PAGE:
Advanced Satellite Imagery and Supercomputers Help Thwart Future Catastrophe

As the Greenland and Antarctic ice sheets melt into the ocean, sea levels rise. The rate of melt has dramatically increased over the past twenty years, and continues to accelerate, potentially affecting the hundreds of millions of people living near sea level, and trillions of dollars' worth of infrastructure.

Even though a small increase in sea level rise could have disastrous consequences, scientists don't yet understand enough about how ice sheets work to accurately predict how fast sea level rise will happen. Dr. Ian Howat of Ohio State University, in collaboration with other universities and government labs, is taking advantage of new satellites and advanced supercomputing to tackle this problem head on. He knows that rapid glacier melt and sea level rise occurred in the ancient past but believes that the current changes are unprecedented and due to human induced warming.

  • Dr. Howat's team is among the only groups that fuse observations and large-scale computer models, so that their observations go directly into improving predictions of ice sheet change. They have developed the most advanced tools for applying observations from the latest generation of satellite imagers.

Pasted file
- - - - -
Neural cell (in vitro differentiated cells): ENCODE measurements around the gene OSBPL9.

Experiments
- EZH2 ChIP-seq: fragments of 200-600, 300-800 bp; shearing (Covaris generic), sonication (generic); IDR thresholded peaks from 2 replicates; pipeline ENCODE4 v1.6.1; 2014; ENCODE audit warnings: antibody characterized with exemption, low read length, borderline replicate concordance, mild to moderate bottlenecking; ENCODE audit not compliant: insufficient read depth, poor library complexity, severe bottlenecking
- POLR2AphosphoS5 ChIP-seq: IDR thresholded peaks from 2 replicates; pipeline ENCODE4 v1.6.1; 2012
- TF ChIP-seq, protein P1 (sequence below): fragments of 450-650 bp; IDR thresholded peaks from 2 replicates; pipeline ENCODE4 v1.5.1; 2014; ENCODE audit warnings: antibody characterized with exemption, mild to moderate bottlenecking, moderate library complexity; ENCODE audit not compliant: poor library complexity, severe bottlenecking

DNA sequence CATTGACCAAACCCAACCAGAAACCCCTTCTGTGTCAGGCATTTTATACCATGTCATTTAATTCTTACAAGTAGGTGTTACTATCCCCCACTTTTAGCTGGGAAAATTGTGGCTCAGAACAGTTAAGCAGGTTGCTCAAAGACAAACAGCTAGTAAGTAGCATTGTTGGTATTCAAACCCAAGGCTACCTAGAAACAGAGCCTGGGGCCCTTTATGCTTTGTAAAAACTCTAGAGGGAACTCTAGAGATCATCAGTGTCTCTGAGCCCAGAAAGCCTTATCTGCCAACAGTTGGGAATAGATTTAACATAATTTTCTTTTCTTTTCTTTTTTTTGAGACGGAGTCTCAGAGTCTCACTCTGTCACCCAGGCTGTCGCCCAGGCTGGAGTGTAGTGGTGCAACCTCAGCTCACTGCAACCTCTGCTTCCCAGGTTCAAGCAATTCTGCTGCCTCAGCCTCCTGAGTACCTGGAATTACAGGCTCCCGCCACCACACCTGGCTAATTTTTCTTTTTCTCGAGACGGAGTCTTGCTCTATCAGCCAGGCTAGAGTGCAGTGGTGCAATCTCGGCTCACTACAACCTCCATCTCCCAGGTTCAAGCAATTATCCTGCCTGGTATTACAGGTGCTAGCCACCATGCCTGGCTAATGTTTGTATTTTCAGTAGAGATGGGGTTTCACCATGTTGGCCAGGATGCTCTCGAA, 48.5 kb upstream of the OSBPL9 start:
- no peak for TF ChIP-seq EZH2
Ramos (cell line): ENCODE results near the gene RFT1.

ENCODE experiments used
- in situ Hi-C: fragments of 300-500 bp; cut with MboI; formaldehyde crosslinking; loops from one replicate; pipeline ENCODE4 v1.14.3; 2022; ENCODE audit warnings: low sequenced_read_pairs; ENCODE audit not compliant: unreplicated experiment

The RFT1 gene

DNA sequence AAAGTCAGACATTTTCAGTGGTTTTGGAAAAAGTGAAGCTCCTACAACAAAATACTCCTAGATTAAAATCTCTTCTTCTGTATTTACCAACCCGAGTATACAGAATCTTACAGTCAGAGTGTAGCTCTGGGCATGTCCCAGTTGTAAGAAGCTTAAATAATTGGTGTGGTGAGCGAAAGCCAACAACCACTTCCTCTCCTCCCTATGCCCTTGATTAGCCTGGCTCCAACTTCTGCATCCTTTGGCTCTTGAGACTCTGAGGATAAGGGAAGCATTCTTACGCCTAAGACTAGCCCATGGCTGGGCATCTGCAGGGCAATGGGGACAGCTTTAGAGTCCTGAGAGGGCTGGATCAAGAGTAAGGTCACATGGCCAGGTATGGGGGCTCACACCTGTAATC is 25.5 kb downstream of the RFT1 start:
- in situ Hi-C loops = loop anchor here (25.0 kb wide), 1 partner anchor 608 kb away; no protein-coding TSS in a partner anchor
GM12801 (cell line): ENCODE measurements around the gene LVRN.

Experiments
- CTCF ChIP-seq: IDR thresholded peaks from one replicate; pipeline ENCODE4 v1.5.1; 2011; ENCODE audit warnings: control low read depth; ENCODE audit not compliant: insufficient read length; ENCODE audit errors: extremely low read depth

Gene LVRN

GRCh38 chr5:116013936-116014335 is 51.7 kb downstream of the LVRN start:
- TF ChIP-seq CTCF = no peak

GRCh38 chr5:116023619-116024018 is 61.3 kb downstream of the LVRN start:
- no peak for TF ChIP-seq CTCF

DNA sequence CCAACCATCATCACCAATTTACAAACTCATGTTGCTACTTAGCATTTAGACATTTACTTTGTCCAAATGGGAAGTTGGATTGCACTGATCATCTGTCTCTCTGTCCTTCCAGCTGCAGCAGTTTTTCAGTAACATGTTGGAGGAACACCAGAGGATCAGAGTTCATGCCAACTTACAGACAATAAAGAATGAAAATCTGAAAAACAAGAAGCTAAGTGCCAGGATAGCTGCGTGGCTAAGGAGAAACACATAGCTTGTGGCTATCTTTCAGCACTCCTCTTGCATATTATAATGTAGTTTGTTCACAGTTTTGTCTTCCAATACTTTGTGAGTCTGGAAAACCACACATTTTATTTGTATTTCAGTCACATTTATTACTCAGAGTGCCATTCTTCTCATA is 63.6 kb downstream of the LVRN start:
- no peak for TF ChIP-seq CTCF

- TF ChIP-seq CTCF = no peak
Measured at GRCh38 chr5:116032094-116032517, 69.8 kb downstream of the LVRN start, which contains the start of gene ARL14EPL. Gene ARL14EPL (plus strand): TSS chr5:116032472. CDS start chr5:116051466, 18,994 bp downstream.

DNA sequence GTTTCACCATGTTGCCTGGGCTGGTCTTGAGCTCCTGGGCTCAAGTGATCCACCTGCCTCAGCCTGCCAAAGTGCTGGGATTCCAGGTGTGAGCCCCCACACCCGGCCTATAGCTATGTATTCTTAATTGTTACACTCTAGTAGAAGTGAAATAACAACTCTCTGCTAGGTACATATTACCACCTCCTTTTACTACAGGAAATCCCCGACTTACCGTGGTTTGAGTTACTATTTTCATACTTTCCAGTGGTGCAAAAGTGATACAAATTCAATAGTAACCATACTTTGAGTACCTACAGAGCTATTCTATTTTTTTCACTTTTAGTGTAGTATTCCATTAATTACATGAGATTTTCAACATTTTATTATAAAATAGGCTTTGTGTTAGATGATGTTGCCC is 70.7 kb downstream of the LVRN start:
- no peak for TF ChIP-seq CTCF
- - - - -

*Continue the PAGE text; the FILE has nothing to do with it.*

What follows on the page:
• By building the input datasets required to constrain very powerful computer models of the Earth system, Dr. Howat's team will provide estimates of ice sheet changes at a break-through level of confidence.
  • Using software that his team developed, Dr. Howat is constructing very high resolution digital elevation models of areas of the Earth important for sea level rise, including the ice sheets and coastal zones. These models will allow the team to detect glacier changes with unprecedented detail.

Humans face the threat of accelerated sea level rise, altered ocean circulation and loss of freshwater supply. With Dr. Howat's accurate forecasts regarding glacier melt, policy makers can make more informed decisions in the future regarding climate change, infrastructure, energy and resources.

Dr. Ian Howat is a glaciologist focused on the dynamics of glaciers and ice sheets, and particularly their rapid response to climate forcing. He uses a wide range of observations from remote sensing, in situ data networks and field campaigns to constrain quantitative models of ice flow. These models are used to predict future changes in ice sheet mass balance and rates of sea level rise. Howat has been a participant and leader on numerous science expeditions to Antarctica, Iceland, and Greenland.

Dr. Howat got hooked on glaciers as an undergraduate while searching the ocean floor for signs of the ice sheet's retreat after the last ice age. As the team collected data and made hypotheses, sometimes they found something totally unexpected, leading them into an entirely new direction. He found this to be incredibly exciting, and decided to delve deeper into collecting glacier change related data.

Cryosphere Young Investigator Award

American Geophysical Union

Presidential Early Career Award for Scientists and Engineers